While I was in grad school in Dallas I had to make my own beer money, so I was doing a variety of jobs. I had an agent who would send me out on print or modeling jobs or the occasional industrial commercial, and this film came up. “Drew, you aren’t gonna believe this but there is this Paramount football film…” And I was like, sign me up! I can play football and can play better than most actors! I went to this workout… I made a couple of catches and probably looked like a better athlete than most. They called me back and said I made the cut. They had me read for a couple of roles. A few months later my agent said they have a new character. They created the role you now know as “Popke.” They asked, “Can you play a dork?” Yeah, I’m a trained actor. I can play anything. I dressed the part, put on glasses and they said, “You got it.”
Andrew Bryniarski — Wyatt Beaudry (Texas State Offensive Guard)
It was my second acting job. I had just done Hudson Hawk and was getting good reviews. I was 320 pounds and had to drop to 265 to be a believable college student. I remember going off Melrose, using my Screen Actors Guild credit card to buy a cowboy hat and a belt that said “Wyatt.” I went in there (for the audition) in character. I did a Texas accent and fooled the casting director Mindy Marin into thinking I was from Texas. Afterward I told her I wasn’t really from Texas. She was surprised and happy and I got the job. (Bryniarski would go on to play the role of Steve Lattimer in 1993’s “The Program.”)
Tom Whitenight — Harlan “Flat-top” Meyers (Texas Colts lineman)
I played football at UCLA from 1984-1988. They were looking for big guys as the extra staff for this movie. A friend of mine was an agent for the Kim Dawson Agency in Dallas. She said that I should go try for this. She said, “You’ll love it, your friends are doing it, go have fun.” I finally relented and the part I was originally reading for was the Kansas Jayhawks linebacker. He was the guy kicked in the groin by Kathy Ireland. The irony there was that I grew up in Lawrence, Kansas, so it was an opportunity to play for Kansas. Stan Dragoti (the movie director) saw me and said, “You look like a big enough jerk, what about this other part.” And the rest is history.
Harley Jane Kozak — Dr. Suzanne Carter (Professor of Journalism at Texas State)
The casting director, Mindy Marin… We were social friends. She said that she wanted me to do this movie. She said it’s a football movie and she sent me the script through my agent, the late, great J.J. Harris. But all I remember was she said I have to do this movie. “Do you like it? Do you want to do it?” And at that point I had a couple of other things pending. I read the script and I was like, “Ehhh…. football….” The part wasn’t that interesting to me. I wasn’t sold.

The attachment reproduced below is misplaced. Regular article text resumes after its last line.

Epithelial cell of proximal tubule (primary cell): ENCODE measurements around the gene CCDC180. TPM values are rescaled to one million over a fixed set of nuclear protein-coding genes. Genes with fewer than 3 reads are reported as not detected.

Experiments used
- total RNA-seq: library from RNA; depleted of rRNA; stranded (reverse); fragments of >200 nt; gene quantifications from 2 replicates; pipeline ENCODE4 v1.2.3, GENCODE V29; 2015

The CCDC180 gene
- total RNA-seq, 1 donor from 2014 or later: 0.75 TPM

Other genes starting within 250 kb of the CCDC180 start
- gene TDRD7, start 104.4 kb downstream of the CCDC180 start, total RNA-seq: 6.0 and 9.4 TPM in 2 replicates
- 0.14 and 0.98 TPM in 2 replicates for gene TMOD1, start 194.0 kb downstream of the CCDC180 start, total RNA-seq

Mindy said she was going to talk me into it. She said, “I’ll take you out Saturday night. I have tickets, front row center for Phantom of the Opera.” Well, I was the only person in the world that hadn’t seen Phantom of the Opera. Halfway thru the first act I thought, I’m going to die… I can’t even describe to you how much I hated this play. At intermission I said, “Mindy, if you let me go home right now and not come back for the second act, I’ll do the movie.” And she said, “Done.” And that’s how I ended up doing the movie.
Fuller: As a writer you have no control over casting, but you can make a suggestion here and there. We looked into having (NFL Hall of Fame linebacker) Dick Butkus as the defensive coach (Wally Riggendorf, played by Robert Loggia). Dick came in and tried out but didn’t get it. They were almost certainly right to go with Loggia. I love Butkus but we had stars in our eyes. In terms of acting they were probably right to go with Loggia.
If there was a breakout performance in this movie, it was the introduction of Peter Navy Tuiasosopo, the soft spoken “Runt of the Litter.” His path to the big screen was an unexpected one…
Peter Navy Tuiasosopo — Manumana the Slender (Texas State Lineman)
It was truly a miracle. When I got into acting it was probably 3-4 months before I booked Necessary Roughness. I didn’t even have head shots. I got a call from my uncle, the legendary stunt man Bob Apisa. He was very good friends with Allan Graff who was stunt coordinator for Necessary Roughness. They needed a Samoan for this role! At that time crashing calls was an actor’s technique to get in on a project that you weren’t invited. So I go to Paramount. I’m nobody. I walk in with jean shorts and a black t-shirt, some Jordans and socks.
Now, I’m not thinking about any lines. We watch enough football movies so you know they need guys to just play. That was the instruction I got. But the casting assistant says, “You know what you are reading for right?” Now I get nervous. She pulls out the script. “You are reading for Manumana.” Now I’m sweating. She says, “It’s a big part!”
Remember, I’ve never seen a script in this business at that point. She says to take my time, I have an hour. I said great… remember my confidence is clear though. I walk out of the room, go to the bathroom, sit down and I’m like, “&%*!. WHAT THE &%*!” So I am in the stall and I say, “God, I don’t know what I’m doing but please help me!”